A column about history, culture, policy, and things in between.
Ford - General Motors - Chrysler. Once American icons - now the Dwindling Three.
Before I go any further I want to indicate how serious this matter is to me on a personal level. I work for a company that does a lot of business with the domestic automobile manufacturers. Many people that I am happy to call friends and co-workers depend on that business for their livelihoods. So I write with that sobering backdrop.
Over fifteen years ago I said it was not a question of "if" the domestic auto-makers would go bankrupt, it was a matter of "when". Many laughed at me at the time, but a changing world, Dephi Automotive's Chapter Eleven filing, and open talk of GM filing has dampened everyone's sense of humor on this point. About five years ago I said that the sooner they go bankrupt the better, a seemingly heartless comment, but one I stand by. Why do I say this would be a good thing? Because it is only under the operational rules of bankruptcy that these companies have even a ghost of a chance.
They cannot possibly survive the current environment. That environment has been created by forty years of self-delusion on the part of management and the union - supposed business titans who thought their massive hordes of cash would enable them to ride out any storm, or that their political "cover" would protect them. And it has been created by forty years of both of these parties living in the purple haze of halcyon days goneby, thinking they could somehow suspend economic reality.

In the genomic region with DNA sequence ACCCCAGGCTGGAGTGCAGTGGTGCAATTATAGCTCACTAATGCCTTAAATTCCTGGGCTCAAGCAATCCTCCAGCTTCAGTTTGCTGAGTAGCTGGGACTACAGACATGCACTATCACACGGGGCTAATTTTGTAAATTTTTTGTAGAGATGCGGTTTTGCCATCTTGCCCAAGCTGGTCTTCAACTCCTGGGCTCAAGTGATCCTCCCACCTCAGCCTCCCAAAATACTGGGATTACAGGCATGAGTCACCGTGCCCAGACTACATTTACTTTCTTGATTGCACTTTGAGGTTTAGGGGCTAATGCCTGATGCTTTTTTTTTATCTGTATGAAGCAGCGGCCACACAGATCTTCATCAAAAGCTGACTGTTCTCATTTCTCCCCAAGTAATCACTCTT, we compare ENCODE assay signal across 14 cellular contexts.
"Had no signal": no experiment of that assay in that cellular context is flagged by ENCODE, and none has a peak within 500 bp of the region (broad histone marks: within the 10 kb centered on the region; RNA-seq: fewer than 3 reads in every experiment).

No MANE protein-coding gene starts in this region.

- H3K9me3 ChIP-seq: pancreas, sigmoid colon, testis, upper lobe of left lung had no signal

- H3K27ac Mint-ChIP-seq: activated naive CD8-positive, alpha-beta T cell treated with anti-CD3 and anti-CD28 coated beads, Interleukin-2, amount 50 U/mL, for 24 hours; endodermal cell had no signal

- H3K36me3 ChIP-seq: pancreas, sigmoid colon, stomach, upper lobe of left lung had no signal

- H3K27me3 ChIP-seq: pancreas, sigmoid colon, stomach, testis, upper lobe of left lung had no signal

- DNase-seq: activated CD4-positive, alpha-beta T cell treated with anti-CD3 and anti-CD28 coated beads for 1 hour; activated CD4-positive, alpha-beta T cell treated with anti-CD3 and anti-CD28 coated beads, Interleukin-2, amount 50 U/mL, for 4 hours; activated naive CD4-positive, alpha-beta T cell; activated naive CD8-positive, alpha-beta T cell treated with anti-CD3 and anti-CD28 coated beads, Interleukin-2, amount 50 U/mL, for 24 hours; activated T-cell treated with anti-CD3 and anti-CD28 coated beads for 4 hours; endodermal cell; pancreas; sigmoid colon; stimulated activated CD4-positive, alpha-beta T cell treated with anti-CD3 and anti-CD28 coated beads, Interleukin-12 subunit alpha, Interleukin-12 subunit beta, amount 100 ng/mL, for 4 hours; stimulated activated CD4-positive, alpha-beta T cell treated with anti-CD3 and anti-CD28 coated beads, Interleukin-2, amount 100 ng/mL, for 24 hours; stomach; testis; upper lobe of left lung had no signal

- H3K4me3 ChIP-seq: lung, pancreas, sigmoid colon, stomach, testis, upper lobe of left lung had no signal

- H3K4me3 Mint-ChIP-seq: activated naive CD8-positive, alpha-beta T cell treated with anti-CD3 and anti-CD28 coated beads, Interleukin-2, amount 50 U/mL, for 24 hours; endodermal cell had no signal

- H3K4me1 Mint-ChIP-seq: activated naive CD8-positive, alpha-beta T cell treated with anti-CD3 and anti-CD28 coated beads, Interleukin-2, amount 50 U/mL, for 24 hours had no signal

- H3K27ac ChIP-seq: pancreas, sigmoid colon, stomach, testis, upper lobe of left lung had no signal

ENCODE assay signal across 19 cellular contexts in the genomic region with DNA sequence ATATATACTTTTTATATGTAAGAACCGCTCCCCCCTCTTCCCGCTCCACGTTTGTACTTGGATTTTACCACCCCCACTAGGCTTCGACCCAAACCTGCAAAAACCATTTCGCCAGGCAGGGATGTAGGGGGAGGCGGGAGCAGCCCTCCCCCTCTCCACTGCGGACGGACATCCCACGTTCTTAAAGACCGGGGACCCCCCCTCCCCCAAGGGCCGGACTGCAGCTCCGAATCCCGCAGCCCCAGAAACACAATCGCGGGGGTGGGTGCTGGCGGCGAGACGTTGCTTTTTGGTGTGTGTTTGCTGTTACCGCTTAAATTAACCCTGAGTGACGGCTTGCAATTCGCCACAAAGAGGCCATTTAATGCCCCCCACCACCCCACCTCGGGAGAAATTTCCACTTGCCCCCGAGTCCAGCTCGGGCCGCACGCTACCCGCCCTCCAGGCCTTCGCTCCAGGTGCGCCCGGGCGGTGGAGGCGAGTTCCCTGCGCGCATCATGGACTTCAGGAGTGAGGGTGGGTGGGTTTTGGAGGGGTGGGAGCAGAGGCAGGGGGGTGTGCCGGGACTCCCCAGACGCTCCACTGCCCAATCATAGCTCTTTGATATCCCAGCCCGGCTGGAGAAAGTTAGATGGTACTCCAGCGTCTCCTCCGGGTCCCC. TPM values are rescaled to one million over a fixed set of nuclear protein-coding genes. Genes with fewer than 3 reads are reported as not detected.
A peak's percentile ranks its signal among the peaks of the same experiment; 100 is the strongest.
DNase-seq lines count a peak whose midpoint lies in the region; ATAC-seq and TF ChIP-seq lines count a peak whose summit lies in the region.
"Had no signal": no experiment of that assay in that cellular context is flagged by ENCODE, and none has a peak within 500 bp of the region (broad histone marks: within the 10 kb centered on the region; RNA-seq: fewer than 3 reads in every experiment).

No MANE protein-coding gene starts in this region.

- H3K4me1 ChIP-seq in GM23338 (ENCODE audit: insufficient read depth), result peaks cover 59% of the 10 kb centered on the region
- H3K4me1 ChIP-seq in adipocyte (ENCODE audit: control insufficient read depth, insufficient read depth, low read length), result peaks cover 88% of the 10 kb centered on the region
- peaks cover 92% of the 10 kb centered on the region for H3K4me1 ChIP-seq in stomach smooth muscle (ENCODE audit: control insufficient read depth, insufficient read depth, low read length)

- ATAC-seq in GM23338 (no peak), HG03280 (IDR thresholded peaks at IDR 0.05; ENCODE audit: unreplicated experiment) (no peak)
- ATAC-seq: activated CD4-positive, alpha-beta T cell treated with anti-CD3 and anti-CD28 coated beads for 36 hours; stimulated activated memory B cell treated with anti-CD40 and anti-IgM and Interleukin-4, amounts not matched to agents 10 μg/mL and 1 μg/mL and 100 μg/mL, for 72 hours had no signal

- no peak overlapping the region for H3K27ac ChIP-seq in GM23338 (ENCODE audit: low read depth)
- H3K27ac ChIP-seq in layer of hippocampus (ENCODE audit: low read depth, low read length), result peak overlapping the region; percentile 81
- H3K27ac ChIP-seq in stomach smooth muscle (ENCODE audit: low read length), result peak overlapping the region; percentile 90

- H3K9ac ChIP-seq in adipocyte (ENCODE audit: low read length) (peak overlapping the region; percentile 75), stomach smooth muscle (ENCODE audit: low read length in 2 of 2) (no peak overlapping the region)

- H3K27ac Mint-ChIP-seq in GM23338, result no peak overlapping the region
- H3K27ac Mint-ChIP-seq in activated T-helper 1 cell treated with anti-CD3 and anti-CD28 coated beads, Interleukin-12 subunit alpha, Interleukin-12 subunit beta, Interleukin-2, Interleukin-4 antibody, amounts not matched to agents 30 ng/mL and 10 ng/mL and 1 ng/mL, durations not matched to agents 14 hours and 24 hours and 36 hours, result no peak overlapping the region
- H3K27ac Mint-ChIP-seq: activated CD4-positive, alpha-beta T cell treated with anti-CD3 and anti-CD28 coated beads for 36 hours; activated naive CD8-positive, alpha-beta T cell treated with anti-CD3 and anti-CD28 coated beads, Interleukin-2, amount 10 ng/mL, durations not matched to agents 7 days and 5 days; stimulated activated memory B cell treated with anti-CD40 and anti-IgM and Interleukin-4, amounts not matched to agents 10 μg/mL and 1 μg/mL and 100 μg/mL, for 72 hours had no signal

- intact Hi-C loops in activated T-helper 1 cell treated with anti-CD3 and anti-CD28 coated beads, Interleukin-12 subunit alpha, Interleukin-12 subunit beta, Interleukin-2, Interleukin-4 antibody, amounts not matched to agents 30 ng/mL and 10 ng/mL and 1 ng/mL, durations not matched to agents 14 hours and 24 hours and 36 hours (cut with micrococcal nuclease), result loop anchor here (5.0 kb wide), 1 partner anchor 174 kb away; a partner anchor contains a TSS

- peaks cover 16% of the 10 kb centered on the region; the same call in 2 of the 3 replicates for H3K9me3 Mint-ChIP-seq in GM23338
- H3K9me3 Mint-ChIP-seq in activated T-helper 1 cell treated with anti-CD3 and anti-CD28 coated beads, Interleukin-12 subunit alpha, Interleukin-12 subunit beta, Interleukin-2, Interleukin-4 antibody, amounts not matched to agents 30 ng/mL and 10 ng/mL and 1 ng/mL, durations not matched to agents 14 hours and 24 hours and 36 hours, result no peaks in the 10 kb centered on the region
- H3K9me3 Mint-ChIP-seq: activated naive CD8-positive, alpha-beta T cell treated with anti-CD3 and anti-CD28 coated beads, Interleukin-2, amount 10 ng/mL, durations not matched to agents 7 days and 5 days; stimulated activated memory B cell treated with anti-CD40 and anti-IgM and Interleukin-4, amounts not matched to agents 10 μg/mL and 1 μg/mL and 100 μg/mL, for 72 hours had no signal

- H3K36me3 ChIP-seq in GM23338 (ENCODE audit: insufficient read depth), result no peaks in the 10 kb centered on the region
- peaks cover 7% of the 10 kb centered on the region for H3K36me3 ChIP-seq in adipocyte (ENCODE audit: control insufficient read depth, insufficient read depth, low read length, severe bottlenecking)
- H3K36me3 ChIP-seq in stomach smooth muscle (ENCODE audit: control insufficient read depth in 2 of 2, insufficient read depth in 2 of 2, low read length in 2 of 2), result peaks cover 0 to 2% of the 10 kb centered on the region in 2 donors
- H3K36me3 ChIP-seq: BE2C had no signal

Today, many point to the rocketing cost of gasoline, with its lethal impact on the sales of more profitable SUV's and trucks, as the problem. But while the recent trend in fuel prices is certainly a significant added pressure, they are only serving to HASTEN the end, not CAUSE it. Detroit was well on the road to perdition before gas hit three and four dollars.
So what is the cause?
GM has five former employees receiving free health care and pensions for every one current employee. Now you can debate the "fairness" of this and the "policy" of this and the "politics" of this as long as you want. What you cannot debate are the actuarial realities associated with that staggering measurement. And so today, board rooms full of managers who KNOW what is going to happen suspend their disbelief as they preside over their ever-shrinking cash reserves.
There was a time in our world and in our country when conditions could support paying people for sixty years when the span of their actual working years was half that. That time is long gone - a reality that will see play itself out across many sectors of our economic and political life in the coming decades.
It's not about politics anymore.
It's about demographics and the immutability of economic law.